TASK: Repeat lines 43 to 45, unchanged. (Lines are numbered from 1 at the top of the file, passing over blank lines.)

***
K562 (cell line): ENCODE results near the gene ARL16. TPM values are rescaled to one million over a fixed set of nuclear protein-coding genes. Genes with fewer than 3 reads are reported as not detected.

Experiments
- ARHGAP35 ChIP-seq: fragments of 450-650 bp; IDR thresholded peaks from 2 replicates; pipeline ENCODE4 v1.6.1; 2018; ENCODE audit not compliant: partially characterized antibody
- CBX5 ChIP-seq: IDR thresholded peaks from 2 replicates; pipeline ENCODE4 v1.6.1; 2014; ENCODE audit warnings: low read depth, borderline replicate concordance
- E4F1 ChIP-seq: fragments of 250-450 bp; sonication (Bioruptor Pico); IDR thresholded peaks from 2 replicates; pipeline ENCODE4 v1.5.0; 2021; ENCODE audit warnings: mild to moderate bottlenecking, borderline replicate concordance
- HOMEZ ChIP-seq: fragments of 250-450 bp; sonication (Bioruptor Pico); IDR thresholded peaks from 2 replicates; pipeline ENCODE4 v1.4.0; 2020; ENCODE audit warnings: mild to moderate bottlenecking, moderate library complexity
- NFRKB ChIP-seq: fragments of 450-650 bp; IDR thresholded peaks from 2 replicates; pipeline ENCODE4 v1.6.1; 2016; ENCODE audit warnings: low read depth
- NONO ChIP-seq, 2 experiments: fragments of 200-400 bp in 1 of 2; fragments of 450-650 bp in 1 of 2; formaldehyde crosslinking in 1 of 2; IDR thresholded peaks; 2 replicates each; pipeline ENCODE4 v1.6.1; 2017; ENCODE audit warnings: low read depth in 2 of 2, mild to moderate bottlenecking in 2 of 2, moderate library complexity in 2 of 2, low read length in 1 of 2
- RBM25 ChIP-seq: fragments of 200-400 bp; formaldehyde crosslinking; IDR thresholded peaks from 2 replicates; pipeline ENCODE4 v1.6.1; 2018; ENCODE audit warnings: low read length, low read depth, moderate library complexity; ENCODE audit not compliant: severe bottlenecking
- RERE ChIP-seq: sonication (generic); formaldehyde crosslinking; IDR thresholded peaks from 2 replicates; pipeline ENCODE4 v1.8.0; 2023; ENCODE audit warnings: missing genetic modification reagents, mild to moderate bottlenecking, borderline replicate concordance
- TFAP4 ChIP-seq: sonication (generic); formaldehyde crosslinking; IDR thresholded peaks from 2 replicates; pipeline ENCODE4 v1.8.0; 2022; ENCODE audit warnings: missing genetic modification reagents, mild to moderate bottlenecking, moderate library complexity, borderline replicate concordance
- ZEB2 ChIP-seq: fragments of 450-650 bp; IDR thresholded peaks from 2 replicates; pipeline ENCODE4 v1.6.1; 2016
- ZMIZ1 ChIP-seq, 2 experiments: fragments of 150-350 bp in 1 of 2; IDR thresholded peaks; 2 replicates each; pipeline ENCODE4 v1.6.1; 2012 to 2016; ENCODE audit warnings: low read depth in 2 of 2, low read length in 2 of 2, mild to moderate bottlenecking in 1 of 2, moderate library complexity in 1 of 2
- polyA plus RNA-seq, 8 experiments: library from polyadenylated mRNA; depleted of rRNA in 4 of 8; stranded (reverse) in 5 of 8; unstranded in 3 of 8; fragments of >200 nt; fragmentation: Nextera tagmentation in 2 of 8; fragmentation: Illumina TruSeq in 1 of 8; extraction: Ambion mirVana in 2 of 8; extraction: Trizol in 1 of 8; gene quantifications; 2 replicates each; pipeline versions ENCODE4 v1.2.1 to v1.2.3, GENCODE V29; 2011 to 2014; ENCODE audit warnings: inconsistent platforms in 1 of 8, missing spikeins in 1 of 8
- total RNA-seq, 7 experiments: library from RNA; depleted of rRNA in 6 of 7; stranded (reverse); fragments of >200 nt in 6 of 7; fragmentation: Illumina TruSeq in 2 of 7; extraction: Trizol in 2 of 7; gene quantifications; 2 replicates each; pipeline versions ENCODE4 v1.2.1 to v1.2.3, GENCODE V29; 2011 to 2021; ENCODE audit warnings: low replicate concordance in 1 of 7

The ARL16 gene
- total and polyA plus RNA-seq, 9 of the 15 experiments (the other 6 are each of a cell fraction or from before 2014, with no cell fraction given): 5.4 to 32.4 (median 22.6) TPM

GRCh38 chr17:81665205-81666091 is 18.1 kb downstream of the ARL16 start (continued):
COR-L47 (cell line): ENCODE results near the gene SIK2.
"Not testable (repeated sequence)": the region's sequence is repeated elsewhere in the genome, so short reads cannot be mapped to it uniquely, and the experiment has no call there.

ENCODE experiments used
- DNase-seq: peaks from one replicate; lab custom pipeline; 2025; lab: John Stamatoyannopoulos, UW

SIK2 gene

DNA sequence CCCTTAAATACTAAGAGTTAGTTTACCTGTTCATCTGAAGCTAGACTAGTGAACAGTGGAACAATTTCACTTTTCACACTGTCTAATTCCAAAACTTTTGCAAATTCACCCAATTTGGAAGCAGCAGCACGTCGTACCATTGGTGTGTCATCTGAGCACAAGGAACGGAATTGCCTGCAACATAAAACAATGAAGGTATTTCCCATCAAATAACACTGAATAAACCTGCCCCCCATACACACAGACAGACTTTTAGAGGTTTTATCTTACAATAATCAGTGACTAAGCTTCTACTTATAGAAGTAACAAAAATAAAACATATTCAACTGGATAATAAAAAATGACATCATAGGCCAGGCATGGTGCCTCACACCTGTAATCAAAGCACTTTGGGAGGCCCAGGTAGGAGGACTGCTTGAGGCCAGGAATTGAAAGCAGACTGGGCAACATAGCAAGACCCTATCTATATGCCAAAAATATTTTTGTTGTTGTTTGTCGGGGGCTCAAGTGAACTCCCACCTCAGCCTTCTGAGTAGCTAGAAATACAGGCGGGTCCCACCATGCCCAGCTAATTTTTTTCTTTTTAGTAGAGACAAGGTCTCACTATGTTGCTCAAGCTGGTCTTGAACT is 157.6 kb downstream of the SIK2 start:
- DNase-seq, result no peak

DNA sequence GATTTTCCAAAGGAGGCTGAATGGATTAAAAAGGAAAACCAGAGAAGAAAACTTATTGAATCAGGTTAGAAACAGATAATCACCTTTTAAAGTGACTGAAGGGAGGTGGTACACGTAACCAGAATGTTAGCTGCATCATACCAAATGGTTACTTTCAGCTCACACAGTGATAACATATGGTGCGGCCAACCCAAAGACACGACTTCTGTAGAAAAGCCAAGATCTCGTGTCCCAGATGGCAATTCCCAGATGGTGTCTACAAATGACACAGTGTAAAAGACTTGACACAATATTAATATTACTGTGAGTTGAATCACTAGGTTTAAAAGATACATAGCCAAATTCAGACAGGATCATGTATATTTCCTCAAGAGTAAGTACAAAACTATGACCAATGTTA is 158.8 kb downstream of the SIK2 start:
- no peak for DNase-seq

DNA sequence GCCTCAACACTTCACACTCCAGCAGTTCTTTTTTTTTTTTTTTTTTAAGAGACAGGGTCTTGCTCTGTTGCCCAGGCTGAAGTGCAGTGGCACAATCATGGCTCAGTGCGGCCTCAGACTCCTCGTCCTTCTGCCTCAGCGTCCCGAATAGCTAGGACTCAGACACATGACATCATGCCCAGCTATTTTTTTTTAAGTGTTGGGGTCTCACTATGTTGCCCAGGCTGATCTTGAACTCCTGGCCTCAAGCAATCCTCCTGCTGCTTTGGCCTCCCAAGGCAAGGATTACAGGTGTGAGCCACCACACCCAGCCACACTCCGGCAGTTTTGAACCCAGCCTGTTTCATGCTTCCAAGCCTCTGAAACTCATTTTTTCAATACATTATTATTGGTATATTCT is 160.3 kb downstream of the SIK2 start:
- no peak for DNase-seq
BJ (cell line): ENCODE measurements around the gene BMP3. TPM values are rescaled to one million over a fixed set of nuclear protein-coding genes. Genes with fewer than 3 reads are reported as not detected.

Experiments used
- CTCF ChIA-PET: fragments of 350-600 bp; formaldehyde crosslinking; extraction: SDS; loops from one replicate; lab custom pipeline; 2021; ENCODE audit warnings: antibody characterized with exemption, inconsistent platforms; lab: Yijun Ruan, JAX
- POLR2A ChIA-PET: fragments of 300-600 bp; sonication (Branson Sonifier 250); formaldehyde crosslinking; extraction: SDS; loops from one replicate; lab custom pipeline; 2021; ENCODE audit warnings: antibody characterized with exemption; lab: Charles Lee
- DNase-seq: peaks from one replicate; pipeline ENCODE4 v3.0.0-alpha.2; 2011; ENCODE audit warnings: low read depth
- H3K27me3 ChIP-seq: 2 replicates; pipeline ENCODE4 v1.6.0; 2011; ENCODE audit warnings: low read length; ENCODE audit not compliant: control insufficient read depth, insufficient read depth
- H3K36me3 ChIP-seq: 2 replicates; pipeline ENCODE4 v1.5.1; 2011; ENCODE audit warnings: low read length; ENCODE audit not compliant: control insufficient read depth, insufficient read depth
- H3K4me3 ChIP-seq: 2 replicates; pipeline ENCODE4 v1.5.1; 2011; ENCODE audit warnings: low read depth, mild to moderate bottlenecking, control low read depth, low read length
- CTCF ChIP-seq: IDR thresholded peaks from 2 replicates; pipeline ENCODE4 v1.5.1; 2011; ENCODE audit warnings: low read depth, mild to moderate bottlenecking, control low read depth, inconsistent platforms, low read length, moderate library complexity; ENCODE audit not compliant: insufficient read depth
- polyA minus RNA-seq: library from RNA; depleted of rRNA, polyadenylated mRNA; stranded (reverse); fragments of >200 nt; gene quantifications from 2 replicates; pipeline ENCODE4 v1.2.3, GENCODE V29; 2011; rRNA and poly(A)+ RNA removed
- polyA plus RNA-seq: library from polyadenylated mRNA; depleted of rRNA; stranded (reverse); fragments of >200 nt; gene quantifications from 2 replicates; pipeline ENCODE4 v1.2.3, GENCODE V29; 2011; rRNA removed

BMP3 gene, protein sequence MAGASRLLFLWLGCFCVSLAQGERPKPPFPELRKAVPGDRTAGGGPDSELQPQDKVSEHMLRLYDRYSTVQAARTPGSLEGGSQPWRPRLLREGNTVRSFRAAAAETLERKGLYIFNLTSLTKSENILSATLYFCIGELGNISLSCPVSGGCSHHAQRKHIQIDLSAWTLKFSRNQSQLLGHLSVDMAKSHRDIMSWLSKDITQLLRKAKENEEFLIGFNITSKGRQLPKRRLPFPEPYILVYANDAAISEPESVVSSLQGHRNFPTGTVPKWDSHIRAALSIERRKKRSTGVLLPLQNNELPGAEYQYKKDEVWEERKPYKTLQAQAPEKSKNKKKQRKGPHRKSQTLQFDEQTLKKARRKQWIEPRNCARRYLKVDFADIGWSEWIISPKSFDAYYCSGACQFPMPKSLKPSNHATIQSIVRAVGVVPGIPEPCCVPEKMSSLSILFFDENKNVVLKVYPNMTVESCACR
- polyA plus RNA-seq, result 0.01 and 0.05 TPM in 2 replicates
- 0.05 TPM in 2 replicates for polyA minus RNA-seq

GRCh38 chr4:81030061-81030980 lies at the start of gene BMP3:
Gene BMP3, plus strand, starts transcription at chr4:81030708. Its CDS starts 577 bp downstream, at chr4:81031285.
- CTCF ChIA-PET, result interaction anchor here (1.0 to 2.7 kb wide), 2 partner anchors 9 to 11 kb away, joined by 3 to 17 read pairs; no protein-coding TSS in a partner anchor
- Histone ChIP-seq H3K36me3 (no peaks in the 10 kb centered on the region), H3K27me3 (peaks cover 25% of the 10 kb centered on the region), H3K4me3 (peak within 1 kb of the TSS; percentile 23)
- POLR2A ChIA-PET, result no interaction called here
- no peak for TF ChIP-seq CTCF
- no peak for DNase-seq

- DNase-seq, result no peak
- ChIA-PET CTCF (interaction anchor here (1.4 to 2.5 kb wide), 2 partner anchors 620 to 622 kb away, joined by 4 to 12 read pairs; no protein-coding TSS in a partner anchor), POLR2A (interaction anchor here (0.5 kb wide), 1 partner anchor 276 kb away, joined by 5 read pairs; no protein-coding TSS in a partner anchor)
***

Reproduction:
- 0.05 TPM in 2 replicates for polyA minus RNA-seq

GRCh38 chr4:81030061-81030980 lies at the start of gene BMP3:
Gene BMP3, plus strand, starts transcription at chr4:81030708. Its CDS starts 577 bp downstream, at chr4:81031285.